Securing a USB Drive

The problem: You want to transport information. A USB drive is a convenient solution, but comes with risks. There is always the risk that the drive could be misplaced or stolen. You need some way to encrypt the data so that your loss is limited to the drive, and the data on the drive does not fall into unscrupulous hands.

Solutions:

Dedicated secure drive and a strong password. By using a secure USB drive (and a strong password), the information on the lost or stolen secure USB drive is not disclosed. Avoid the older implementations, see Update Your Secure USB Drive.

  • SanDisk
  • Verbatim
  • Kingston
  • TAC Drive
  • IronKey
  • Imation secure USB drives
  • Kingston DataTraveler 4000-M, a managed version of their secure USB drive has been announced.  “Full device-state management for tight policy enforcement and lockdown of stolen/lost drives – without bricking; customization for easy asset tagging; and, full audit and backup/recovery for forensic analysis and compliance – including adherence to all data-at-rest regulations.”
  • Victorinox Secure Pro USB drive has been discontinued by the manufacturer. Return these devices for a refund.

Passthrough encryption device and strong password used with generic USB storage device.

  • The Enigma module is an inline USB encryption solution designed to provide real-time full disk encryption for any USB mass storage class (MSC) drive.

Dedicated secure drive with integrated keypad. A benefit of USB drives is their platform independence. If the USB drive requires a driver and a device with a keyboard, then you can’t plug it into your TV or Blu-Ray player. There are other dedicated secure drives with integrated keypads to enable the device to transport files to any device which accepts a USB drive.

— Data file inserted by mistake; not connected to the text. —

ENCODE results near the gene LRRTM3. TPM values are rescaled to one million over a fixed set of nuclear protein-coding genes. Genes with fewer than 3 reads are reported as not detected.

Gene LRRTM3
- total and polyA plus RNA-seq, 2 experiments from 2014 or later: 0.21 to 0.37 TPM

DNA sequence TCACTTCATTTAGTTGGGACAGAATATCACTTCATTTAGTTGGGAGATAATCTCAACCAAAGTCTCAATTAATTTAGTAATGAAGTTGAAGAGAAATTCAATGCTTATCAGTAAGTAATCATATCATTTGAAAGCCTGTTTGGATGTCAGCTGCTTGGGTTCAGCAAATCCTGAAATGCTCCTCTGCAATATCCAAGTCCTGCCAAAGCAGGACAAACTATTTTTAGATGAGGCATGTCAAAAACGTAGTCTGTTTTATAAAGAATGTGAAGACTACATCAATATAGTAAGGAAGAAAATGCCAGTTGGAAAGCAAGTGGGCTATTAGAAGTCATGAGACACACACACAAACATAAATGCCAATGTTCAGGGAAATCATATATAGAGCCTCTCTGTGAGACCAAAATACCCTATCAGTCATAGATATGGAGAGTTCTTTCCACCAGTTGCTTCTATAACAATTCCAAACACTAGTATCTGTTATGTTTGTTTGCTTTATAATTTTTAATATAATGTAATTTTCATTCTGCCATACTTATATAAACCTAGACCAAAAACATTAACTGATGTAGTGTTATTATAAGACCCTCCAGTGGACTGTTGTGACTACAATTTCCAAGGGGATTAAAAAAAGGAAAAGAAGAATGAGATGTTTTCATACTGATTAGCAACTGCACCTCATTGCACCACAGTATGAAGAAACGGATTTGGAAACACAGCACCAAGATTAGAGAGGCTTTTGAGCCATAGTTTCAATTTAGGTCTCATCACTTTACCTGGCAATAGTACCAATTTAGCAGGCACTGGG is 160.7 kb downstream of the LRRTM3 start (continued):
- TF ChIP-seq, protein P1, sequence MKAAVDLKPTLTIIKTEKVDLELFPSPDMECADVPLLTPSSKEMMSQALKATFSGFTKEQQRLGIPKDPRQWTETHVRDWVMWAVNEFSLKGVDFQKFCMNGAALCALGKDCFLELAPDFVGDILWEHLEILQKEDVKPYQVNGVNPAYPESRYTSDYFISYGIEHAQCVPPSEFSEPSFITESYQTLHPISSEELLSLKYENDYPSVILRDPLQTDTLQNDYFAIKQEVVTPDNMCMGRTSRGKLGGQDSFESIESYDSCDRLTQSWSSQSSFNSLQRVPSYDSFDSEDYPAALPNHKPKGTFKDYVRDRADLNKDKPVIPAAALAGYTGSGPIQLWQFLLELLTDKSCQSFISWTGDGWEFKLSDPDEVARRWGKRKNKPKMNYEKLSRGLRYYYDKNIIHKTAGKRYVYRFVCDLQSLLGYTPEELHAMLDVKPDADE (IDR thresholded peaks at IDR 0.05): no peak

Dedicated secure drive with integrated biometrics.

  • Apricorn Aegis Bio 3.0 USB 3.0 external drive safeguards data with secure fingerprint access and military grade 265-bit AES-XTS hardware encryption.

Ordinary USB drive with encryption software and strong password.

  • Ordinary USB drive and Bitlocker encryption.
  • Ordinary USB drive and TrueCrypt encryption. A copy of TrueCrypt Portable on the USB drive means you won’t need to install TrueCrypt on the host device to read the encrypted portion of the USB drive. (While use of TrueCrypt has been discouraged, it will still defeat almost any thief. See “Open Crypto Audit Project TrueCrypt Security Assessment” [pdf].)
  • Ordinary USB drive and Rohos Mini Drive or USB Safeguard. Both can reside upon the USB drive. Both offer a free version which encrypts up to 2 GB.
  • How to Create a Secure USB Drive in Ubuntu with Linux Unified Key Setup

Challenges:

  • Password strength. Easily guessed passwords turn encryption into an ineffective control. How do you enforce a strong password policy?
  • Remote wipe. The goal of an encryption implementation is to make it take longer to crack than is practical. (Easily guessed passwords make cracking practical.) After a short number of attempts, the device should wipe itself.
  • Key management. Can keys for these encrypted devices be managed centrally? If they cannot, is the information on these devices managed in another fashion?
  • Maintenance. If these devices must be updated, what approaches are available?
  • Inventory. How will these devices be tracked? What are the costs of not tracking them?

When reviewing these challenges, remember the risk from lost, unencrypted data. You may choose to accept a less-than-perfect management solution to limit the risk of information disclosure.

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